Rare ‘leopard’ coin found by Norfolk detectorist expected to sell for £140,000

1344 coin is one of three finds to be sold this month that auctioneer says signify a metal detecting ‘golden age’

For more than 20 years, Andy Carter spent his free time scouring muddy fields, stubbornly convinced that he would strike gold. Then one day he did.

The retired research scientist from north Norfolk unearthed an extremely rare gold “leopard” coin, dating back to the reign of Edward III. Next week it is expected to fetch up to £140,000 at auction. “I just felt numb when I found it,” Carter said. “And then I did the gold dance.”

Carter’s leopard florin is one of three gold finds being auctioned this month. A Saxon gold shilling found by Mark Pallett, a drainage engineer from Essex, is estimated to be worth £10,000, and a 12th-century gold cross, unearthed by Jason Willis, a Norfolk builder, is expected to fetch £8,000.

Andy Carter found a rare “leopard” coin.
Andy Carter found a rare “leopard” coin. Photograph: handout

Their discoveries are evidence of a “golden age” of metal detecting, according to Dix Noonan Webb, the Mayfair-based specialist auctioneers and valuers managing the sales. More than 30,000 detectorists were active in the UK and unprecedented finds were rescued from the ground on a daily basis, the company said.

The leopard florin dates from January 1344 and was minted in 23-carat gold at the Tower of London. It had a face value of three shillings or 36 silver pennies and was in circulation for only seven months before it was withdrawn.

“It is in very fine condition and retains light surface marks consistent with a field find,” said Nigel Mills of Dix Noonan Webb. “Only five are known to still exist and this is by far the finer of the two known specimens that have come to auction.” Two of the coins are now in the British Museum and a third is at the Ashmolean Museum in Oxford.

Carter, who takes his metal detector out most weekdays since retiring four years ago, said he “just got lucky”. He found the coin at the end of a charity day, known as a rally, involving about 30 detectorists on a farmer’s field near Reepham, north Norfolk, in October 2019.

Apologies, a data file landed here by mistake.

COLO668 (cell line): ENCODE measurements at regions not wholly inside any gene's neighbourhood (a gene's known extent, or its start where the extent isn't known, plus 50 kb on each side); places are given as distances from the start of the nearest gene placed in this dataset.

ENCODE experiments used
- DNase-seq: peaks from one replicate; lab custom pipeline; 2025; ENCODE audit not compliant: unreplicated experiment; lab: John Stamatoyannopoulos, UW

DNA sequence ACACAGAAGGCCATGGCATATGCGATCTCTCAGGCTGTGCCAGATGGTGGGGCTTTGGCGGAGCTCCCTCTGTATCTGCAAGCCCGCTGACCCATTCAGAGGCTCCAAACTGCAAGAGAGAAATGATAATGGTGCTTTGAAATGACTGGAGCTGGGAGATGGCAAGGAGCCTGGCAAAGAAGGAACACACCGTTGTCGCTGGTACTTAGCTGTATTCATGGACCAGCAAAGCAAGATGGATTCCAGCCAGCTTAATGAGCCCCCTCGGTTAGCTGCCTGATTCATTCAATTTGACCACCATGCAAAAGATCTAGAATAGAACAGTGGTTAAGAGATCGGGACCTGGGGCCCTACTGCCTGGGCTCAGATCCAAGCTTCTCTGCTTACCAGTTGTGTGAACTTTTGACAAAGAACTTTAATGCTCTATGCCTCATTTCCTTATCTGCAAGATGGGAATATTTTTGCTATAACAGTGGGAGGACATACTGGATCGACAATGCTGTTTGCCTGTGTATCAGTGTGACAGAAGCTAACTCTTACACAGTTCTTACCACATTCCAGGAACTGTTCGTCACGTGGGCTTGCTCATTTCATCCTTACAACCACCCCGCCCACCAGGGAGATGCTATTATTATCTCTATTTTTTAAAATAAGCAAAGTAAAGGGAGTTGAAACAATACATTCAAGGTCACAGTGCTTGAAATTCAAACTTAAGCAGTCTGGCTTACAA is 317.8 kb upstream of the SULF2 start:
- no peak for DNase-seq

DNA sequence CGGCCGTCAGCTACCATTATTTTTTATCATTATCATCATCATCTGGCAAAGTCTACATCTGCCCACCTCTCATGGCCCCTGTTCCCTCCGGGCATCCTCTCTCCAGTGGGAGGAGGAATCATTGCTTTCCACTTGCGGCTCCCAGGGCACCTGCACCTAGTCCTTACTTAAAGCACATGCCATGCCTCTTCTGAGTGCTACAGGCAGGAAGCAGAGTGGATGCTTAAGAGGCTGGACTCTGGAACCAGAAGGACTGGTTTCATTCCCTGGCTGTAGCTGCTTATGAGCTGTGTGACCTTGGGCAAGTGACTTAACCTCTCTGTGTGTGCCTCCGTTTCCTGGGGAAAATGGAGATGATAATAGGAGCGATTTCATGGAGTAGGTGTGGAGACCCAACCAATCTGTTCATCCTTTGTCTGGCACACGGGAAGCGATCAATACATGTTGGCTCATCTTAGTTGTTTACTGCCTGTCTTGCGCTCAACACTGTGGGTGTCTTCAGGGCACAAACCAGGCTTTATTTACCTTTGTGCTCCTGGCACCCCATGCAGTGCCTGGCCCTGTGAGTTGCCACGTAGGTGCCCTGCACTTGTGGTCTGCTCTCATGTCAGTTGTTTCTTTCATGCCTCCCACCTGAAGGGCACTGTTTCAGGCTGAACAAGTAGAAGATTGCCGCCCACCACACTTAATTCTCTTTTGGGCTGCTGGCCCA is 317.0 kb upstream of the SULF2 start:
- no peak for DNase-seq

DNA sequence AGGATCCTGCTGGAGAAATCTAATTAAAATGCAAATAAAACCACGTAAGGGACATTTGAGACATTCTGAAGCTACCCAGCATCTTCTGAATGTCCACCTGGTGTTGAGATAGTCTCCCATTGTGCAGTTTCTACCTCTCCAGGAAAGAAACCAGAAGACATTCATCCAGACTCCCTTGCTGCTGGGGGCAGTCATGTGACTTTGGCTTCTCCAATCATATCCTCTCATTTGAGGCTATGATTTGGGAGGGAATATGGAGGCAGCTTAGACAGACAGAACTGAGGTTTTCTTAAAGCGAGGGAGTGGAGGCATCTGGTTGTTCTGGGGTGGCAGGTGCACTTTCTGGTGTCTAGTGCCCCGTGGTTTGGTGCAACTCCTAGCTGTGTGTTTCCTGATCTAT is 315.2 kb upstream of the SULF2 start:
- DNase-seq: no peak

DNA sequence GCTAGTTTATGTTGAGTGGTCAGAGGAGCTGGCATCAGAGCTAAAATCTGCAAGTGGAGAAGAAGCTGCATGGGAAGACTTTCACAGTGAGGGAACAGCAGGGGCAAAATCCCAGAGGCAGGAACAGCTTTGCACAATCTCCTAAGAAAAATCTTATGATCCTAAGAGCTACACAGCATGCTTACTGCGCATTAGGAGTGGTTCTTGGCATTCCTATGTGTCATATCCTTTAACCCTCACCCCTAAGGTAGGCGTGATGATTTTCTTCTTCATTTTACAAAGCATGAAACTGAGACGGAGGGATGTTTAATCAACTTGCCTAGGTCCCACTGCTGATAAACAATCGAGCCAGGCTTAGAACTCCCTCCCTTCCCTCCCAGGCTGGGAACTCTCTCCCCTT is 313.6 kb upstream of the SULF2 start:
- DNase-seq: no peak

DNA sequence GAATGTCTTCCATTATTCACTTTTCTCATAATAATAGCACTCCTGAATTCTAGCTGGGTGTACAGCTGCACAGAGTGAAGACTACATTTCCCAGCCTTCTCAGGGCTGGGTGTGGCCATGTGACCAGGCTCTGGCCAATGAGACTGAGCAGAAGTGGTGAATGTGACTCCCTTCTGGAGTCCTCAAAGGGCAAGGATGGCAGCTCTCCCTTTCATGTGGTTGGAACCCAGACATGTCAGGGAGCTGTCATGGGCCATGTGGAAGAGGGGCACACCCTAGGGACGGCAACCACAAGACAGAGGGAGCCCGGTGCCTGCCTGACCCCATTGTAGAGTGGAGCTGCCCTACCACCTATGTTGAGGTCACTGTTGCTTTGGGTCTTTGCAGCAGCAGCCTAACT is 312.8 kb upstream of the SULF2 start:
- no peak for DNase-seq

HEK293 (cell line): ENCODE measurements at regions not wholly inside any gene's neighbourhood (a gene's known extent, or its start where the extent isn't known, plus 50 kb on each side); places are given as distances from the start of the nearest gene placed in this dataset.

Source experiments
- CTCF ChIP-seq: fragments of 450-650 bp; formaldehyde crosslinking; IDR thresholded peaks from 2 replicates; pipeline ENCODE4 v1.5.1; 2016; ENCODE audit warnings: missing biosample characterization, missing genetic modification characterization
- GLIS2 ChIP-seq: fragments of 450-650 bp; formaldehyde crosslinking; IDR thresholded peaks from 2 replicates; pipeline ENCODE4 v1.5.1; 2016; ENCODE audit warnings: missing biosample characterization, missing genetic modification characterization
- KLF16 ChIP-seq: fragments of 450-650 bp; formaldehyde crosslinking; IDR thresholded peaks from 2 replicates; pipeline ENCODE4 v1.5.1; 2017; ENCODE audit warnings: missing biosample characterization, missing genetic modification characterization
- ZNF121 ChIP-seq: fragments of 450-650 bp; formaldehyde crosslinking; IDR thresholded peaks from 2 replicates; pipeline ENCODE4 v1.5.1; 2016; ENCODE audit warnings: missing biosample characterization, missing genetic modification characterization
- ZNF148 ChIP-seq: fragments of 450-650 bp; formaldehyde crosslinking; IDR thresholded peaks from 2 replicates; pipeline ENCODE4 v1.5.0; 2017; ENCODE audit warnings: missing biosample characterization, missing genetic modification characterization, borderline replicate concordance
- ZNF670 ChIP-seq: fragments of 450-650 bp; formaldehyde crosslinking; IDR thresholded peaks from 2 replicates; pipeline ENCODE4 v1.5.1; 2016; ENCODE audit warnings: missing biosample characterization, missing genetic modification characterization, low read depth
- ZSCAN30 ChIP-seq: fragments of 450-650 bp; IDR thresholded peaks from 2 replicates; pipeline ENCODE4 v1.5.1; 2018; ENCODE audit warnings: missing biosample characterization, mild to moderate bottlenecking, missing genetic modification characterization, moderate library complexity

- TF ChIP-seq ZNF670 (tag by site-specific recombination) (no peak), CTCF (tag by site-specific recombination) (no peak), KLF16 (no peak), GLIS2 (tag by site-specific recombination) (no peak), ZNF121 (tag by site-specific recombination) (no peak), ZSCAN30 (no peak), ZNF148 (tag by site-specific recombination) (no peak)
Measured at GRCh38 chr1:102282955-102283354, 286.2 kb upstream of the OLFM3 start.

“There were only three of us still looking – everyone else was packing up. The coin was covered in mud, about 10 inches down. When I brushed off the soil, I saw the hind leg of a big cat. I thought: ‘It can’t be a leopard – they’re as rare as hen’s teeth.’ I called one of the experts over and his eyes were on stalks,” he said.

The Saxon gold shilling.
The Saxon gold shilling. Photograph: Dix Noonan Webb

Pallett, 55, who has been a detectorist for 40 years, had a sense he was going to find something significant when he began searching a stubble field in south Cambridgeshire in early January this year. Turning on his detector, he found it had a low battery “so I knew I didn’t have long”.

Within 15 minutes, he got a faint signal and discovered what he thought was a small button four inches below the surface. “I turned it over and saw a helmeted bust, and thought: ‘Oh my God.’”

The gold shilling, just 13mm in diameter, was in fine condition, said Mills. “The design is based on an obsolete Roman coin of the emperor Crispus from the 4th century AD … Only eight examples of this ‘Crispus’ type have been recorded on the early medieval coins database at the Fitzwilliam Museum in Cambridge.”

The medieval gold cross.
The medieval gold cross. Photograph: Dix Noonan Webb

The medieval gold cross found by Willis three years ago in a Lincolnshire field is thought to have originated at a hermitage in the nearby hamlet of Throckenholt.

“Between 1293 and 1305, records show that Abbot Odo of Thorney ordered that two or three monks should reside there … Fragments of stone, bones and other relics have been found on this site at various times,” said Mills.


Harriet Sherwood Arts and culture correspondent

The GuardianTramp

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